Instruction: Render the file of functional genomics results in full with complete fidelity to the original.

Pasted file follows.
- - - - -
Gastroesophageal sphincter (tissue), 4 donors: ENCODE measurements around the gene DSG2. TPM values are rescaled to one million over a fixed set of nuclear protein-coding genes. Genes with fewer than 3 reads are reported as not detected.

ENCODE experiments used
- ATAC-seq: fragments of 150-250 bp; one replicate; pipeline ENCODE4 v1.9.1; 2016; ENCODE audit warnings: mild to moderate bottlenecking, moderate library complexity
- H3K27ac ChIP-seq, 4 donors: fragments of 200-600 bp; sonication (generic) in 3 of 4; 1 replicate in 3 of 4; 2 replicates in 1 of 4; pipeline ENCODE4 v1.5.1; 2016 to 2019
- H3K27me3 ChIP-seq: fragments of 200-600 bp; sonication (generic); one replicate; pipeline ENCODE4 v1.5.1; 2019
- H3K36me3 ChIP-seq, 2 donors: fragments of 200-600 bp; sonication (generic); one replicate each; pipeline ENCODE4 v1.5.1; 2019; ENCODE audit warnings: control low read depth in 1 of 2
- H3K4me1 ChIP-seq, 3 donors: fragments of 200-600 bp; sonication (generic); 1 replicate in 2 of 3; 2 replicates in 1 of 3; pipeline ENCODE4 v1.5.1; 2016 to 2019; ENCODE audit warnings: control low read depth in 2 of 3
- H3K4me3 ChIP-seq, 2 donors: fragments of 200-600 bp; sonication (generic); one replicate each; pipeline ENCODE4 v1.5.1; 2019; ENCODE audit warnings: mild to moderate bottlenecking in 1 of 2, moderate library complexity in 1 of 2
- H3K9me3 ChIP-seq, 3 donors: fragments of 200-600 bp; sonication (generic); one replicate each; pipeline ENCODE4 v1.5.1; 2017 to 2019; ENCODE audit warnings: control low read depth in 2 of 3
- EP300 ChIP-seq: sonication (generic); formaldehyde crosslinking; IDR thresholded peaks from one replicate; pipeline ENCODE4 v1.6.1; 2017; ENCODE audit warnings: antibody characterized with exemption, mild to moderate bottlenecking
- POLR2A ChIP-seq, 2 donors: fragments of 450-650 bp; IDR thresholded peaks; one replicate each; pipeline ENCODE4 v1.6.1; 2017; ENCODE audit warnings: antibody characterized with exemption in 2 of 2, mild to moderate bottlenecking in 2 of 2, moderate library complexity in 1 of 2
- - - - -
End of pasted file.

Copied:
Gastroesophageal sphincter (tissue), 4 donors: ENCODE measurements around the gene DSG2. TPM values are rescaled to one million over a fixed set of nuclear protein-coding genes. Genes with fewer than 3 reads are reported as not detected.

ENCODE experiments used
- ATAC-seq: fragments of 150-250 bp; one replicate; pipeline ENCODE4 v1.9.1; 2016; ENCODE audit warnings: mild to moderate bottlenecking, moderate library complexity
- H3K27ac ChIP-seq, 4 donors: fragments of 200-600 bp; sonication (generic) in 3 of 4; 1 replicate in 3 of 4; 2 replicates in 1 of 4; pipeline ENCODE4 v1.5.1; 2016 to 2019
- H3K27me3 ChIP-seq: fragments of 200-600 bp; sonication (generic); one replicate; pipeline ENCODE4 v1.5.1; 2019
- H3K36me3 ChIP-seq, 2 donors: fragments of 200-600 bp; sonication (generic); one replicate each; pipeline ENCODE4 v1.5.1; 2019; ENCODE audit warnings: control low read depth in 1 of 2
- H3K4me1 ChIP-seq, 3 donors: fragments of 200-600 bp; sonication (generic); 1 replicate in 2 of 3; 2 replicates in 1 of 3; pipeline ENCODE4 v1.5.1; 2016 to 2019; ENCODE audit warnings: control low read depth in 2 of 3
- H3K4me3 ChIP-seq, 2 donors: fragments of 200-600 bp; sonication (generic); one replicate each; pipeline ENCODE4 v1.5.1; 2019; ENCODE audit warnings: mild to moderate bottlenecking in 1 of 2, moderate library complexity in 1 of 2
- H3K9me3 ChIP-seq, 3 donors: fragments of 200-600 bp; sonication (generic); one replicate each; pipeline ENCODE4 v1.5.1; 2017 to 2019; ENCODE audit warnings: control low read depth in 2 of 3
- EP300 ChIP-seq: sonication (generic); formaldehyde crosslinking; IDR thresholded peaks from one replicate; pipeline ENCODE4 v1.6.1; 2017; ENCODE audit warnings: antibody characterized with exemption, mild to moderate bottlenecking
- POLR2A ChIP-seq, 2 donors: fragments of 450-650 bp; IDR thresholded peaks; one replicate each; pipeline ENCODE4 v1.6.1; 2017; ENCODE audit warnings: antibody characterized with exemption in 2 of 2, mild to moderate bottlenecking in 2 of 2, moderate library complexity in 1 of 2